We weren’t fans of the A.C. Ryan Playon!HD’s remote control, however. While the remote is nice and chunky, the buttons are far too small — this makes it difficult to use in the dark. To make matters worse, they also suffer from an unconventional arrangement (the rewind button is directly above the fast-forward button, for example). In addition, we found the IR receiver to be quite weak — if you're not pointing the remote directly at the device, your command will fail to register.
As mentioned, the A.C. Ryan Playon!HD has NAS functionality, which means you can stream content to and from the device using any computer on your home network. However, to get the most out of this feature you will need to purchase a wireless USB dongle, sold separately. Alternatively, you can hook the Playon!HD up to your router using an Ethernet cable.
Become a fan of GoodGearGuide on Facebook
Follow GoodGearGuide on Twitter: @GoodGearGuide
Stay up to date with the latest reviews. Sign up to GoodGearGuide’s Gear Daily newsletters
Join the PC World newsletter!
Most Popular Reviews
- 1 Sony Xperia Z5 Premium review: Is the world ready for a 4K phone?
- 2 D-Link Taipan AC3200 Ultra tri-band modem-router review
- 3 Dell XPS 13 (2016) review: Making the very best Ultrabook
- 4 Microsoft Surface Book review: The verdict on Microsoft's first notebook
- 5 Telstra Wi-Fi 4GX Advanced III review: Testing the world's first 600Mbps wireless hotspot
Best Deals on PC World
Latest News Articles
- Google quietly kills its Nexus Player as Chromecast overshadows Android TV
- How to customize the Apple TV (fourth-generation) home screen
- YouTube's Content ID program finally provides for ad revenue during disputes
- Sony cranks up optical disc storage to 3.3TB
- Hands-on with Surface Hub: Microsoft's huge tablet has some productivity holes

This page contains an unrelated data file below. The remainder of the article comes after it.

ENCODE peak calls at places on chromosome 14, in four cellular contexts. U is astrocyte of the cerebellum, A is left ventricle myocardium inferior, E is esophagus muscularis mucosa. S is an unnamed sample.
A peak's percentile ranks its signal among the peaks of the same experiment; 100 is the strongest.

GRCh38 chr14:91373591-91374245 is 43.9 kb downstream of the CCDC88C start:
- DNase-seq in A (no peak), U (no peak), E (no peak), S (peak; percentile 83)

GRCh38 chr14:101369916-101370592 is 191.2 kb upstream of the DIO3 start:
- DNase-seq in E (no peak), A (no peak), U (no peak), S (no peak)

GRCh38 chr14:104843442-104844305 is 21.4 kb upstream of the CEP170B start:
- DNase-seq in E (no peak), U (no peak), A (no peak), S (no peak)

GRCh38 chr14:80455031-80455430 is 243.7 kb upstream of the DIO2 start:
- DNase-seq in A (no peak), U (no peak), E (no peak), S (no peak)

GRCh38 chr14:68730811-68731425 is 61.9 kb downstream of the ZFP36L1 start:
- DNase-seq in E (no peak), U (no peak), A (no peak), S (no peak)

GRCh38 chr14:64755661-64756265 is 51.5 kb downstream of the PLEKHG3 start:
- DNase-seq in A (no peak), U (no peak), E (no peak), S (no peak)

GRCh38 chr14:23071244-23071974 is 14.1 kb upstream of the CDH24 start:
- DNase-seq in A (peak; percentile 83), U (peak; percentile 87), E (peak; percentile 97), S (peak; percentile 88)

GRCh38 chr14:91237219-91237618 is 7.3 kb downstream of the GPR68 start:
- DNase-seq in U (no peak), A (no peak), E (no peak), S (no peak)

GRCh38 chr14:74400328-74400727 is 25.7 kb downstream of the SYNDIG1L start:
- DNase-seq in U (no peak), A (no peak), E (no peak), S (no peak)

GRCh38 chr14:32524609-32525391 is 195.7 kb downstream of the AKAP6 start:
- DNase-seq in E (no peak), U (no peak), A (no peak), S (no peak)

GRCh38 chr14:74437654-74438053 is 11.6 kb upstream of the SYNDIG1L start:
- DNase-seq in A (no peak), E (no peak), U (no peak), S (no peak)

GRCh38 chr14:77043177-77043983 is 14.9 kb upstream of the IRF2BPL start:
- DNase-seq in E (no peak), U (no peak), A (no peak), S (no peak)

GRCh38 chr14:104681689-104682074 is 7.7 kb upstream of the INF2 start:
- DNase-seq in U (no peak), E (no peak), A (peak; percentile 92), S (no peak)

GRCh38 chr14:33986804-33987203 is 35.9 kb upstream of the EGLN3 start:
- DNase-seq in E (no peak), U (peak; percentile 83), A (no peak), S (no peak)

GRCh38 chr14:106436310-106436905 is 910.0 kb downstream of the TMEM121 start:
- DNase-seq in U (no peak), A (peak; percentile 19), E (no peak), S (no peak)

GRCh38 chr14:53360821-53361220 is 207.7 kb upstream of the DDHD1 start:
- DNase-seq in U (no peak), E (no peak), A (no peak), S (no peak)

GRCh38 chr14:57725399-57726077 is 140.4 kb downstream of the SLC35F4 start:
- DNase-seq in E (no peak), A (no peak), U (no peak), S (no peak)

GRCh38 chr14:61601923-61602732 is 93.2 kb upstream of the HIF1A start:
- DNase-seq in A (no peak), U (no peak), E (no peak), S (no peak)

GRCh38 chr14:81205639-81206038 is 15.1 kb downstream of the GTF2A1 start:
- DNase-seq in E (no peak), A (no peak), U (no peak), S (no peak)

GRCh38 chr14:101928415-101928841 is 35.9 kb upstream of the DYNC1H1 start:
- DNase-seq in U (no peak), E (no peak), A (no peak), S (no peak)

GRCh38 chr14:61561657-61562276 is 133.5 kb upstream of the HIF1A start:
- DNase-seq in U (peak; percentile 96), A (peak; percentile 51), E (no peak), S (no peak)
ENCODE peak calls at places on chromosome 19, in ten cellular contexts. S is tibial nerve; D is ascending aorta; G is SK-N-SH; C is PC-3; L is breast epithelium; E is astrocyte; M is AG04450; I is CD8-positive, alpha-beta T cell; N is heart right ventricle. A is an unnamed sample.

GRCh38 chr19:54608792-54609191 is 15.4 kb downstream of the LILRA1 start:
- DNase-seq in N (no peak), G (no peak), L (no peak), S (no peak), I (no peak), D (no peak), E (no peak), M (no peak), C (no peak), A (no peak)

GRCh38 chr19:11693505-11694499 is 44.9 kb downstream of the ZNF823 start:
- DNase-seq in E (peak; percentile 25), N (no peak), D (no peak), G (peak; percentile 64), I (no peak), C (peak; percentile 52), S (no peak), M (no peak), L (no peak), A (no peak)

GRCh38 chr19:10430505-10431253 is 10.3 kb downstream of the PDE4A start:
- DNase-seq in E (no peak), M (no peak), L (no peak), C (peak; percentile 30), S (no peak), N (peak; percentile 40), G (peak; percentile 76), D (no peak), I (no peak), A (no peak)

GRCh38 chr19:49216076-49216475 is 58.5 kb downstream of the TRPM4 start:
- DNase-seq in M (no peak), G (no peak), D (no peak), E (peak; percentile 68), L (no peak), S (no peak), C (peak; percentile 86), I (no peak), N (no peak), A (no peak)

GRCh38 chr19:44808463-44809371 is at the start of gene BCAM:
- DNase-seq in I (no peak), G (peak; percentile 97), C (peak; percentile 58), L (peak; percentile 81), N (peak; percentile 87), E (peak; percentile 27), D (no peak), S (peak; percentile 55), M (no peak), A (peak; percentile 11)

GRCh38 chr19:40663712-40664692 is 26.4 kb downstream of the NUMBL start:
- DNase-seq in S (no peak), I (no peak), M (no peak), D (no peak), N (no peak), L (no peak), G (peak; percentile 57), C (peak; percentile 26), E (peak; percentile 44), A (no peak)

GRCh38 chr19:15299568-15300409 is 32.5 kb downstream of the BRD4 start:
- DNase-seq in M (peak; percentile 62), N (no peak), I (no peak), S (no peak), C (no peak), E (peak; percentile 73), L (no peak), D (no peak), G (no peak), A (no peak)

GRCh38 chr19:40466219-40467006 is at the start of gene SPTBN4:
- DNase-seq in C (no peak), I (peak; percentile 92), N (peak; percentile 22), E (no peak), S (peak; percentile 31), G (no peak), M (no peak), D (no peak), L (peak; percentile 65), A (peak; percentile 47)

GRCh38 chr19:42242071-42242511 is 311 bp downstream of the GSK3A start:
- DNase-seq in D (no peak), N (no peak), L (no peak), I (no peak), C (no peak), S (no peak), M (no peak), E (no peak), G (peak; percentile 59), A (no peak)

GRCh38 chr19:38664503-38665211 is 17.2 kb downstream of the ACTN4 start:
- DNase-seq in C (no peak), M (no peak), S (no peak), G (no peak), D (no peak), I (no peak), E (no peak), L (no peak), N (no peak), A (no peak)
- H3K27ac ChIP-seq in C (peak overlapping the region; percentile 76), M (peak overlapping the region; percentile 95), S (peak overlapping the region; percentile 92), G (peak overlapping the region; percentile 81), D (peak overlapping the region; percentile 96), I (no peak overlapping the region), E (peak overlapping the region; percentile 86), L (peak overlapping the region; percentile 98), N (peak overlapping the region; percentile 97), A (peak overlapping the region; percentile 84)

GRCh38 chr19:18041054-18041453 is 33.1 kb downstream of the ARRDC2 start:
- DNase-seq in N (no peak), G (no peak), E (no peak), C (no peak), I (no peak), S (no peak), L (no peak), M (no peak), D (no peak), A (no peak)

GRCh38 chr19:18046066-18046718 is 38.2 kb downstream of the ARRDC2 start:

GGG Evaluation Team
First impression on unpacking the Q702 test unit was the solid feel and clean, minimalist styling.
For work use, Microsoft Word and Excel programs pre-installed on the device are adequate for preparing short documents.
The Fujitsu LifeBook UH574 allowed for great mobility without being obnoxiously heavy or clunky. Its twelve hours of battery life did not disappoint.
The screen was particularly good. It is bright and visible from most angles, however heat is an issue, particularly around the Windows button on the front, and on the back where the battery housing is located.
My first impression after unboxing the Q702 is that it is a nice looking unit. Styling is somewhat minimalist but very effective. The tablet part, once detached, has a nice weight, and no buttons or switches are located in awkward or intrusive positions.
- CCContract Analyst Programmer (MS SQL Server/C#.NET)160520/AP/vmtAsia
- FTNV2 Defence Project Manager | Canberra | Major exciting White Paper projectsNSW
- FTSenior Java Developer / Technical LeadACT
- CCNetwork Access Specialist - Telecommunications (Apply now)!!NSW
- FTPeoplesoft CRM DeveloperWA
- CCContract Programmer (HTML/JAVA/SQL) 160525/P/013Asia
- CCDigital Project ManagerVIC
- FTOPEN _ ASAP_Technical Specialist COEACT
- CCSenior iOS DeveloperNSW
- FTSenior Network Engineer - Technical LeadACT
- CCOracle DBA | 3-6mth ContractVIC
- CCChange Manager- Success Factors/HCMNSW
- FTSOA Tech LeadNSW
- CCProgram Communications SpecialistVIC
- FTWeb & Mobile Solutions DeveloperNSW
- CCProject CoordinatorNSW
- FTInformatica Powercenter SpecialistNSW
- CCProject Manager/Iteration ManagerVIC
- CCSenior Business AnalystNSW
- CCProgram Business Implementation Director- HR Payroll, FINSW
- FTRelease Planning LeadVIC
- CCWeb DeveloperACT
- FTNV2 Defence Project Manager | Major exciting White Paper projectsACT
- CCContract Analyst Programmer (J2EE/Oracle) 160520/AP/985Asia
- FTPermanent Defence network engineer - career progression & flexible conditionsACT